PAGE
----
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Page 33 - And decks the lily fair in flowery pride, Would, in the way His wisdom sees the best, For them and for their little ones provide; But chiefly, in their hearts with grace divine preside.
Page 219 - Forbearing one another and forgiving one another, if any man have a quarrel against any: even as Christ forgave you, so also do ye. And above all these things put on charity, which is the bond of perfectness. And let the peace of God rule in your hearts, to the which also ye are called in one body; and be ye thankful.
Page 61 - There is a rank due to the United States among nations which will be withheld, if not absolutely lost, by the reputation of weakness. If we desire to avoid insult, we must be able to repel it ; if we desire to secure peace, one of the most powerful instruments of our rising prosperity, it must be known that we are at all times ready for war.
Page 54 - Yet he was kind, or, if severe in aught, The love he bore to learning was in fault; The village all declared how much he knew: 'Twas certain he could write, and cipher too; Lands he could measure, terms and tides presage, And e'en the story ran that he could gauge...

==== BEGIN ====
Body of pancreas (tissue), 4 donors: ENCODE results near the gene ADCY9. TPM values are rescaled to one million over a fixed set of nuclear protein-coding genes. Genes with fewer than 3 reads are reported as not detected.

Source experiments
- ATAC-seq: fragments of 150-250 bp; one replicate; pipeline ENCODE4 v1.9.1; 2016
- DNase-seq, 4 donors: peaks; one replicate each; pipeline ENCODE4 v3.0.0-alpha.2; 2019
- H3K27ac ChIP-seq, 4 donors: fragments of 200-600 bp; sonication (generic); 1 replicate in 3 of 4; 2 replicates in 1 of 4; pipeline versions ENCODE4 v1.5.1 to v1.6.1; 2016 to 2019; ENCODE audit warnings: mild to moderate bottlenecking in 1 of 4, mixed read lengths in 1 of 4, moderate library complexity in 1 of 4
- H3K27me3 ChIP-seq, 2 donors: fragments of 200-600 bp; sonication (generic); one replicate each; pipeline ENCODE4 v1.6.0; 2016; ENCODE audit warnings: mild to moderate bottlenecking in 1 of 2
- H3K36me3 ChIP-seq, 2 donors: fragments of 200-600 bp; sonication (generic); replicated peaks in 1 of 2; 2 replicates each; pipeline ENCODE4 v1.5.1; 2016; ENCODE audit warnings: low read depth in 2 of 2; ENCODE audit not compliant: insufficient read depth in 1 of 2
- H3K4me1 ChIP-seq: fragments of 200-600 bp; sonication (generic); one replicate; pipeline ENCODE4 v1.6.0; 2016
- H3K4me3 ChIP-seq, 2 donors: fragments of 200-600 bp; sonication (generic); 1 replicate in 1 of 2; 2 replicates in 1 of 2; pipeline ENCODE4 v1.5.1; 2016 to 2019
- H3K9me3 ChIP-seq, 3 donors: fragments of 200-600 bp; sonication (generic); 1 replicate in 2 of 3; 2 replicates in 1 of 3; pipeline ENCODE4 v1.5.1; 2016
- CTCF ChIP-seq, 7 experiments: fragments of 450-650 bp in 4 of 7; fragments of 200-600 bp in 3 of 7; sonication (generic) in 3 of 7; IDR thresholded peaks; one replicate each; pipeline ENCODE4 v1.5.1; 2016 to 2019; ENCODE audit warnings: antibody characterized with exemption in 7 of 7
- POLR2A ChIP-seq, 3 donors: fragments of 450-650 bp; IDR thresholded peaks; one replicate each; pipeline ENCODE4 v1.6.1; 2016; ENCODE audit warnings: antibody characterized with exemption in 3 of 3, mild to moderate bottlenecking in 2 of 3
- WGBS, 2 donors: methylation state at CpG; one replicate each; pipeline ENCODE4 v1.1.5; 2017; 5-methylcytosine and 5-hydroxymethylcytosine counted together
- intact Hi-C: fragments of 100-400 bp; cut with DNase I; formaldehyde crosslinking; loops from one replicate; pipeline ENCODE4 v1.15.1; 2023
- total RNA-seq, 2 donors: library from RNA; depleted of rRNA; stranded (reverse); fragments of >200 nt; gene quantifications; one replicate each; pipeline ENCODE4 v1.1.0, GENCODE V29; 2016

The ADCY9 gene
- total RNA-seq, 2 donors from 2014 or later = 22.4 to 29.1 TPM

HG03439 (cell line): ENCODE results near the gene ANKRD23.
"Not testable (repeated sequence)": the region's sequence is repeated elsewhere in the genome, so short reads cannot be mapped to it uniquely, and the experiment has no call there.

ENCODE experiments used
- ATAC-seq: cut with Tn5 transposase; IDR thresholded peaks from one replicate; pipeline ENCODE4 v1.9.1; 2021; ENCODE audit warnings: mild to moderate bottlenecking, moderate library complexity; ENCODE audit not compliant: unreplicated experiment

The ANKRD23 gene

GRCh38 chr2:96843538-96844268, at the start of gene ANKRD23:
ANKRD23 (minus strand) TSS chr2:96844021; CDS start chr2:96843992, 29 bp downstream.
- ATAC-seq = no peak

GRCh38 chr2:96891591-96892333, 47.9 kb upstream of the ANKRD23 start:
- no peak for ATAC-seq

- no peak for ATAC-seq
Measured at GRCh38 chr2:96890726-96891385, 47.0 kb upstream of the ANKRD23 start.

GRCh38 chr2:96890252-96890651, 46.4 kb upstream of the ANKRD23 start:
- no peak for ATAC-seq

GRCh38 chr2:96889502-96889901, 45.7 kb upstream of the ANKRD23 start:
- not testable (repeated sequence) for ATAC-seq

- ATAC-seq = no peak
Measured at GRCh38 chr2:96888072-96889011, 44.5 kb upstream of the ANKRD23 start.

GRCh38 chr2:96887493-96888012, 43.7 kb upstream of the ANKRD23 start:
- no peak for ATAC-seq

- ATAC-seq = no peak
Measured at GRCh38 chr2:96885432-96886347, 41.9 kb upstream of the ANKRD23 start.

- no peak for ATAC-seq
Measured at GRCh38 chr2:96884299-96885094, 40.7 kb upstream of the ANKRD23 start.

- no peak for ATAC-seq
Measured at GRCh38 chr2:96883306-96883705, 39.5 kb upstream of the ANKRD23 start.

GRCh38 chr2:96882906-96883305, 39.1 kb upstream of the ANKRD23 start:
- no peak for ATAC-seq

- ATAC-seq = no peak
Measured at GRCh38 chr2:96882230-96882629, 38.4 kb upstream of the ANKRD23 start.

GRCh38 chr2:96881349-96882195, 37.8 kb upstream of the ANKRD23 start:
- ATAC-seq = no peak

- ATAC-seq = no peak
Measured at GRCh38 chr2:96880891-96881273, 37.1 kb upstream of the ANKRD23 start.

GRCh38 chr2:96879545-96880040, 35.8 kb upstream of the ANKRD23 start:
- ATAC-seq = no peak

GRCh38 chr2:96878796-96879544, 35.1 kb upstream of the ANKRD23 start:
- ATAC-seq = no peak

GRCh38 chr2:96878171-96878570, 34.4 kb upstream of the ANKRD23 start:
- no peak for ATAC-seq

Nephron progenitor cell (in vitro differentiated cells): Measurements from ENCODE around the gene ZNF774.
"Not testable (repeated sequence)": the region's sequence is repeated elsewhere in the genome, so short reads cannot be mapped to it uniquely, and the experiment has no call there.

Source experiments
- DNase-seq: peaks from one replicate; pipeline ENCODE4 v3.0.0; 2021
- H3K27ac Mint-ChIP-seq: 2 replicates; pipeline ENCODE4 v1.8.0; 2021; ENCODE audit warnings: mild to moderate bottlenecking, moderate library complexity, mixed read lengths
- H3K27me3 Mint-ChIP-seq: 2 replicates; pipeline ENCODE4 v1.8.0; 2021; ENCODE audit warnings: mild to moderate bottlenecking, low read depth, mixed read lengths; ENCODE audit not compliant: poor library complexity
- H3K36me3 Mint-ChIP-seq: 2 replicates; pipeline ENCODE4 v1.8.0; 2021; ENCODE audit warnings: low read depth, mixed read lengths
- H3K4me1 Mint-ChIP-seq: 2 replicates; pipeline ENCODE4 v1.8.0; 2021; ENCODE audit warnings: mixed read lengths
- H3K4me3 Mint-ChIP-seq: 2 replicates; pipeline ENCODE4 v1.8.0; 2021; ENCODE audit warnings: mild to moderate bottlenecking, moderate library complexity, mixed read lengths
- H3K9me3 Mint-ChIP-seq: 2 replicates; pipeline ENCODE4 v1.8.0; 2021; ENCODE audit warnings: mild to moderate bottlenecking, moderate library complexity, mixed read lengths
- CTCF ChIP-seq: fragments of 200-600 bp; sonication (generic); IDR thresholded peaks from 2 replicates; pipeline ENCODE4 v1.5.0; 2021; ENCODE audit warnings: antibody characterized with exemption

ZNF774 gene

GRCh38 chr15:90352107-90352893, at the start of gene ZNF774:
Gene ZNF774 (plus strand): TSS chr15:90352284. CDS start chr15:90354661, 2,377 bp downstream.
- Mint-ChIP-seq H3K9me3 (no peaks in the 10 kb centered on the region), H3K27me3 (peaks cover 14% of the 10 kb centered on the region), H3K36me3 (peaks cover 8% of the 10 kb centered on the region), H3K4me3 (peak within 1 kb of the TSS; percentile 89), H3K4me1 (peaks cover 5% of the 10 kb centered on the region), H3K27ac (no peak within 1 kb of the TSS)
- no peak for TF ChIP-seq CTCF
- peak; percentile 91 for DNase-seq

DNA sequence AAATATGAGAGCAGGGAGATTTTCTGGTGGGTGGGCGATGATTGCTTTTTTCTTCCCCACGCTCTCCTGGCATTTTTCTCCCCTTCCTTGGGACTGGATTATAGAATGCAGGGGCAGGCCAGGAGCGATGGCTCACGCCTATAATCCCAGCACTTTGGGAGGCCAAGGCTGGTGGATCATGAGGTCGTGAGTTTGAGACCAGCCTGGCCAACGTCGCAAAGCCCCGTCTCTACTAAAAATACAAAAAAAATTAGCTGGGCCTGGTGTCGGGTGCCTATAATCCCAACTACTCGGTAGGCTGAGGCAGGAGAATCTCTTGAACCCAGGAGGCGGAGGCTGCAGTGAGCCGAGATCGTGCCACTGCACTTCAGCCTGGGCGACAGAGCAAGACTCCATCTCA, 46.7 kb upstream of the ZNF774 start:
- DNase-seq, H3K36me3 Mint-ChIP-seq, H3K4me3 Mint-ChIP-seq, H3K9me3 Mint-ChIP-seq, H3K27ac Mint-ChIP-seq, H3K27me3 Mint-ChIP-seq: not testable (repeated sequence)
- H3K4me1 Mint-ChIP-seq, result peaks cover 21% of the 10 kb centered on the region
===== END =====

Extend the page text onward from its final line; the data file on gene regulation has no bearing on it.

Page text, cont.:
Page 75 - twould a saint provoke," (Were the last words that poor Narcissa spoke ;} " No, let a charming chintz and Brussels lace Wrap my cold limbs, and shade my lifeless face : One would not, sure, be frightful when one's dead — And — Betty — give this cheek a little red.
Page 81 - Every man of the children of Israel shall pitch by his own standard, with the ensign of their father's house: far off about the tabernacle of the congregation shall they pitch.
Page 47 - First, the people of the colonies are descendants of Englishmen. England, sir, is a nation which still I hope respects, and formerly adored, her freedom. The colonists emigrated from you when this part of your character was most predominant, and they took this bias and direction the moment they parted from your hands. They are therefore not only devoted to liberty, but to liberty according to English ideas, and on English principles.
Page 171 - a glorious peace of soul " ; fixed in . his trust in Providence, and in his adhesion to that cause of advancing civilization, which he cherished always, even while it remained to him a mystery. This was he whom, for his abilities and services, his contemporaries placed " in the first rank " of men ; praising him as "the one rich pearl, with which Europe more than repaid America for the treasures from her coast.
Page 191 - ... of a young sparrow ; or liker to the matin lark should I pronounce them, in their aerial ascents not seldom anticipating the sun-rise ? I have a kindly yearning toward these dim specks — poor blots — innocent blacknesses.
Page 282 - Where slaves once more their native land behold, No fiends torment, no Christians thirst for gold. To Be, contents his natural desire, He asks no Angel's wing, no Seraph's fire; But thinks, admitted to that equal sky, His faithful dog shall bear him company.